GEMINID METEORS DEFY EXPLANATION: The annual Geminid meteor shower peaks this year on Dec. 13th and 14th. Researchers don't fully understand the Geminids, and new measurements, they say, make it more mysterious than ever. Get the full story from Science@NASA.
MARS POPS OUT: Last night (Dec. 6th), deep in western twilight, the crescent Moon eclipsed (occulted) Mars over North America. "I was perfectly placed to observe the event," says Doug Zubenel of De Soto, Kansas, who caught Mars popping out from behind the crescent. "It happened right behind the water tower of De Soto!"
EPIC BLAST: As predicted, the a "mega-filament" of solar magnetism erupted on Dec. 6th, producing a blast of epic proportions. NASA's Solar Dynamics Observatory recorded the action as the 700,000-km long structure lifted off the stellar surface and--snap!!--hurled itself into space. Click on the arrow to play the movie:
movie formats: 4 MB gif, 1 MB iPad, 0.5 MB iPhone, 1 MB still frame
The eruption produced a bright coronal mass ejection (CME) observed by the STEREO-A spacecraft: video. Earth was not in the line of fire; the cloud should sail wide of our planet. Earth-effects might be limited to pretty pictures.
more images: from Stephen W. Ramsden of Atlanta, GA
THE SHADOW OF EARTH: Imagine stepping out your front door and being swallowed up by the vast dark shadow of an entire planet. Actually, you've done it many times. The darkness you experience after sunset is the shadow of Earth itself. (Think about it.) If you happen to be outside right at sunset, you can sometimes catch Earth's shadow rising to extinquish the twilight. That's exactly what happened to Andrew Greenwood yesterday in England's Peak District National Park:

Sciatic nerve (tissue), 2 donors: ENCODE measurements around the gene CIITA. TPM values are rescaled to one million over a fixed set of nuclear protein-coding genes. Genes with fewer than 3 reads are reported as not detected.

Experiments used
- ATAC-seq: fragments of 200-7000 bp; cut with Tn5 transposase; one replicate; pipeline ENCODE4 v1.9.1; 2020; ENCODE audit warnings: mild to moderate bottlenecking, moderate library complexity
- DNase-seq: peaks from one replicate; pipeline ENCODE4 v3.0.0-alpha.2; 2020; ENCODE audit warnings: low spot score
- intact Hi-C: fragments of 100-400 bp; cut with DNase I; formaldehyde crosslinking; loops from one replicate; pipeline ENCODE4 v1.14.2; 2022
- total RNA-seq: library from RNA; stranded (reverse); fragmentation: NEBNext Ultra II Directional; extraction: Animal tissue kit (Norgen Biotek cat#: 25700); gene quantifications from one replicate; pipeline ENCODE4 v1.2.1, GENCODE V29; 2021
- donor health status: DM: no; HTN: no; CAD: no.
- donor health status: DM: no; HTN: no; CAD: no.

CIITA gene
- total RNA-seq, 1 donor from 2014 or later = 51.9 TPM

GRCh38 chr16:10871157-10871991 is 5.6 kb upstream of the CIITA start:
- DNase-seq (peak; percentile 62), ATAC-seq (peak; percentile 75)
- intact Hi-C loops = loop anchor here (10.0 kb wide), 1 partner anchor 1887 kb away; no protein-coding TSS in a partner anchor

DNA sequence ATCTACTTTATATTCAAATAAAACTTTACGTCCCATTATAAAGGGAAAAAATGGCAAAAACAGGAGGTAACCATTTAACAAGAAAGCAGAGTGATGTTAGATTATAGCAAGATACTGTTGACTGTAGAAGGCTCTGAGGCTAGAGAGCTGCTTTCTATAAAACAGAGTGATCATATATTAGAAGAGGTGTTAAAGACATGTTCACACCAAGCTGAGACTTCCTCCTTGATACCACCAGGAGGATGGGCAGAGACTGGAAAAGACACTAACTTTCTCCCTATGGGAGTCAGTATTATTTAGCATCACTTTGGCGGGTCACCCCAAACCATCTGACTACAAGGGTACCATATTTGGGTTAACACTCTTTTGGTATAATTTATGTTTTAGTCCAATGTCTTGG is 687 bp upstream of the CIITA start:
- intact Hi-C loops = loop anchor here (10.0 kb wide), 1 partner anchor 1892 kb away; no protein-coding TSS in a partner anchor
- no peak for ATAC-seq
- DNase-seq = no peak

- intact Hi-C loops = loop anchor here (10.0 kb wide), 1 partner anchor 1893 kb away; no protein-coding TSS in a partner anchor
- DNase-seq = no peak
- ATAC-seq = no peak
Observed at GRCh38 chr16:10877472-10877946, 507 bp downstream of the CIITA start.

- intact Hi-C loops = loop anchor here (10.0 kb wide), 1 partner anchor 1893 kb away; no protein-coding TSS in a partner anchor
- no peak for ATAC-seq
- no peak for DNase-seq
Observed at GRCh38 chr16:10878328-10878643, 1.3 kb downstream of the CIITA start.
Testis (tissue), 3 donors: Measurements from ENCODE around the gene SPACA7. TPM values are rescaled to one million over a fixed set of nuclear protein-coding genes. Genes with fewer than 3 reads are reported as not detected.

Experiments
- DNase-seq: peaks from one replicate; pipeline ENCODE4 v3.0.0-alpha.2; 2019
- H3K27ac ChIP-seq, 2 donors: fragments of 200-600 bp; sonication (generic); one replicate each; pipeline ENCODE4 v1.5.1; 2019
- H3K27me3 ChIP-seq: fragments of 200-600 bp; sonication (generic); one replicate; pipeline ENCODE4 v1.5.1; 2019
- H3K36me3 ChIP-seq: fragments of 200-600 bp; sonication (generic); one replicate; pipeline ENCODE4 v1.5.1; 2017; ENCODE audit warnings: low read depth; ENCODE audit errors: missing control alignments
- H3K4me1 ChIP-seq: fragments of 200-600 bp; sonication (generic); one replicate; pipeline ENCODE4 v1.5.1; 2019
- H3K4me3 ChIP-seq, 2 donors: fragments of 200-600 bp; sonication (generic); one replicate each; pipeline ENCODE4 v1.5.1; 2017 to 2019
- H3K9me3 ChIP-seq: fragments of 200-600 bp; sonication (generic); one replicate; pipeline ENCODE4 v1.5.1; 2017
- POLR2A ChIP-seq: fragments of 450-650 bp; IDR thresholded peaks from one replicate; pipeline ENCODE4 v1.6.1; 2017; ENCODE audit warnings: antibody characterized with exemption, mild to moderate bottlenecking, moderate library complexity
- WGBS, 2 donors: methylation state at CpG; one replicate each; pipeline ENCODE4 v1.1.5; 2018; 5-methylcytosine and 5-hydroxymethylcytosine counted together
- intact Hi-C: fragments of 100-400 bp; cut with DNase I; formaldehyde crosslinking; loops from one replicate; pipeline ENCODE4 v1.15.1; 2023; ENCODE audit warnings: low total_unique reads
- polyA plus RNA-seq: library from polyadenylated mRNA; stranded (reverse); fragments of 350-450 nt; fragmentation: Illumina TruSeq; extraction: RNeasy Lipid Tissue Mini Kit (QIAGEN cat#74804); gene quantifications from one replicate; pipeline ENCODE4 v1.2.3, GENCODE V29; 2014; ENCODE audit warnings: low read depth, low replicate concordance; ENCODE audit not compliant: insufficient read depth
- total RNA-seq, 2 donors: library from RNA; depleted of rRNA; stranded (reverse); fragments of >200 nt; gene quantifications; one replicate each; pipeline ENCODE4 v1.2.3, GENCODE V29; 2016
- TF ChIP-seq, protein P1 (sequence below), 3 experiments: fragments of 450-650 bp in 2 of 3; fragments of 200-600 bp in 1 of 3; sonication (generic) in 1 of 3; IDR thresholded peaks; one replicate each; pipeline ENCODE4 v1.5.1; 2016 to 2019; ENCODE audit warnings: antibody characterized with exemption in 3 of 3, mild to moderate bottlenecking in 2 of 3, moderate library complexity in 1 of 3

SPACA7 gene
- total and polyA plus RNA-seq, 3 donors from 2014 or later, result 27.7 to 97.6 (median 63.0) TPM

"I was climbing towards a hill known as Shining Tor when I broke through the fog into the most magical sunlit landscape," says Greenwood. "With the clouds below me, the air was crisp and ultra-transparent. It was at this point that I noticed Earth's shadow climbing into the ice-blue sky in the East. This spectacular vision is sometimes called the 'Belt of Venus.' Its contrast against the snow-covered hills was breath-taking; I could not have wished for a more memorable end to what was in fact my 38th birthday!"
more images: from Börkur Hrólfsson of Gullfoss, Iceland.
November 2010 Aurora Gallery
[previous Novembers: 2009, 2008, 2007, 2006, 2004, 2003, 2002, 2001, 2000]
Potentially Hazardous Asteroids (PHAs
) are space rocks larger than approximately 100m that can come closer to Earth than 0.05 AU. None of the known PHAs is on a collision course with our planet, although astronomers are finding new ones
all the time.
On December 7, 2010 there were 1167 potentially hazardous asteroids. Notes: LD means "Lunar Distance." 1 LD = 384,401 km, the distance between Earth and the Moon. 1 LD also equals 0.00256 AU. MAG is the visual magnitude of the asteroid on the date of closest approach.
| ||The official U.S. government space weather bureau |
| ||The first place to look for information about sundogs, pillars, rainbows and related phenomena. |
| ||Researchers call it a "Hubble for the sun." SDO is the most advanced solar observatory ever. |
| ||3D views of the sun from NASA's Solar and Terrestrial Relations Observatory |
| ||Realtime and archival images of the Sun from SOHO. |
| ||from the NOAA Space Environment Center |
| ||the underlying science of space weather |